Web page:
They told me for so long that to do big things would change the world. So many years later, I realize constantly that it’s the small things that I crave. Those small words, spoken, slowly, in the right, relaxed setting, in person, hold immense power. Ideas start formulating, plans change. Worlds collide. Perspectives shifts. Reality mutates. Invisible bonds form. What can be said in person never finds it’s place over social media. Never reaches its climax of possibility and change. It’s scary to shut off our computers and walk into homes. It’s inefficient and awkward. But it’s everything. Things lit up inside and ideas are born that wouldn’t be touched otherwise.
Slow, intimate bonding is so essential to my nature and yet so antithetical to my conditioning:
“Must Not Waste Time” my brain constantly repeats to nerves, as they start to jingle unhappily if I stop too long in one place.
“Must Have a Plan” my muscles insist to my spinal fluid, as I look around furtively for the next thing to accomplish.
“Must Not Feel Awkward”, my texting fingers scream when I find myself around others I don’t know so deeply.
But maybe, this year, I could ease up a bit. I could carve out spaces to sit and share and realize that through the nourishment of companionship, through the submission of self to the time of sacred speech, we receive such stamina and inspiration to go back into our accomplishing worlds with greater vigor and clarity than we ever could have had previously. Maybe this year I could really start digging roots, here. In the physical walls and the physical paths that surround me.
Shabbat isn’t enough. Don’t get me wrong; Shabbat is amazing and a great gift to the world and an incredible opportunity. But for me at least, it’s also stressful. It’s a lot of work and a lot of running around with little down time to recharge and shine from all points inside. It’s not enough for the connection I’m searching for. I want you, during the week as well.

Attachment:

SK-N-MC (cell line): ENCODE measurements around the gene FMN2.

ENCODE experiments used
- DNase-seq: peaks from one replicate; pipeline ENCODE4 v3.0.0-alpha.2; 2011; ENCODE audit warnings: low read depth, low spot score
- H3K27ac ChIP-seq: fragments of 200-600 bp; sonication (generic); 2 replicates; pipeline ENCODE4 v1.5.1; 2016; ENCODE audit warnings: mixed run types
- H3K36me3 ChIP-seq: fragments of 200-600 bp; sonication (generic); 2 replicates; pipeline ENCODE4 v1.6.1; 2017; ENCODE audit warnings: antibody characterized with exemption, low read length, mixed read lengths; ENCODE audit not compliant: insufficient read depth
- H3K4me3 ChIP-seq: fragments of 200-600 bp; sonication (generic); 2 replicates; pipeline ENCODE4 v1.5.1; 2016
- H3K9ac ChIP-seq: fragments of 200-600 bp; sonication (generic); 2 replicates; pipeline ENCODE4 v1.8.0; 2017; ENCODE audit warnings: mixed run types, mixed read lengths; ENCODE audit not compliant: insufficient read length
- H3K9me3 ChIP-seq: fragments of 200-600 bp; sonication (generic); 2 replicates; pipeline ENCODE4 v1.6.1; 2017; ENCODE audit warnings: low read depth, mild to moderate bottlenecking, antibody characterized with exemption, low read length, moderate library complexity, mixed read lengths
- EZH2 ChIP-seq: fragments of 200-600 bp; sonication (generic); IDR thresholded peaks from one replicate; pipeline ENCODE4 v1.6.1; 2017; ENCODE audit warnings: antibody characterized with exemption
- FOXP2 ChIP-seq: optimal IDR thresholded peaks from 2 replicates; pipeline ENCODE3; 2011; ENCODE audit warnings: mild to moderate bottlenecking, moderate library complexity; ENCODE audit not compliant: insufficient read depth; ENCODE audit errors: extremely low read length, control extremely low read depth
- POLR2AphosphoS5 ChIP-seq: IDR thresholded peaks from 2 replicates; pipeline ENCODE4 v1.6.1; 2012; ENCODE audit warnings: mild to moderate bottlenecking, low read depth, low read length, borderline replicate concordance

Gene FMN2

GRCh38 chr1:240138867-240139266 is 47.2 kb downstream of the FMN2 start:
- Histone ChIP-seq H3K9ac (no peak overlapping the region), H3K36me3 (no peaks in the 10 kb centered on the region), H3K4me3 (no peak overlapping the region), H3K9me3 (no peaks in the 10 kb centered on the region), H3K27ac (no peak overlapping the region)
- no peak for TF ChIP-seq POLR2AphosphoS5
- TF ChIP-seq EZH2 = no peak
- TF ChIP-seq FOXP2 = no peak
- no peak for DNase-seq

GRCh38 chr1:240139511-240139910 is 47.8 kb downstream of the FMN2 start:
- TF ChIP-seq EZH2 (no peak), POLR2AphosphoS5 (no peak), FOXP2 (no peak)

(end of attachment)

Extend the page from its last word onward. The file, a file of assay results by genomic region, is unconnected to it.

I’m talking afternoon siestas, while the hours whittle away, munching on deliciously healthy snacks and soul warming soup with a pal while our kids run around the house. I’m speaking about night time parties with close friends, sipping wine and listening to music and reminiscing about our latest adventures and past missteps. I’m thinking soft mornings ingesting invigorating smoothies and giving each other pre-day pep talks.
And within my walls-
I’m fantasizing about relaxing within the chaos of childrearing. Actually stopping and resting on the couch as children scamper around. Finding something to calm, center, and nourish me during the day without using Facebook as an addictive escape, hiding the phone behind my back so my girls don’t see my fix.
And deeper still-
Carving out space to drink tea and share inspiration and insights in the oh-so-short-and-so diffficult-to-embrace-the-quiet-of-the-night evenings with my spouse.
And silently within-
Allowing my bones to relax into my being and grow a garden of radical amazement and encouragement within the walls of my mind. To listen more and more to the small, still voice that is there to guide me.
Realizing that Gd is sitting on His Holy Throne waiting for me to speak to Him, if only I opened myself up in my last moments of consciousness at night and in the wild rush of the morning scramble, to see Him behind my worries and scattered thoughts, to offer a few words.
This is all what it means to gather, doesn’t it? To break through the physical boundaries that separate us from each other, to get to the bonded essence of it all.
The furthest distance I can travel is not, it turns out, to an exquisitely prestigious university or some far off and exotically different country, but between us. Because there, the distance is infinite. To the depths of the soul and back.
So this hakhel year, I want to build a real, in person community like I always imagined. . To talk. To laugh. And there, in the space of three feet between us, to change the world, together.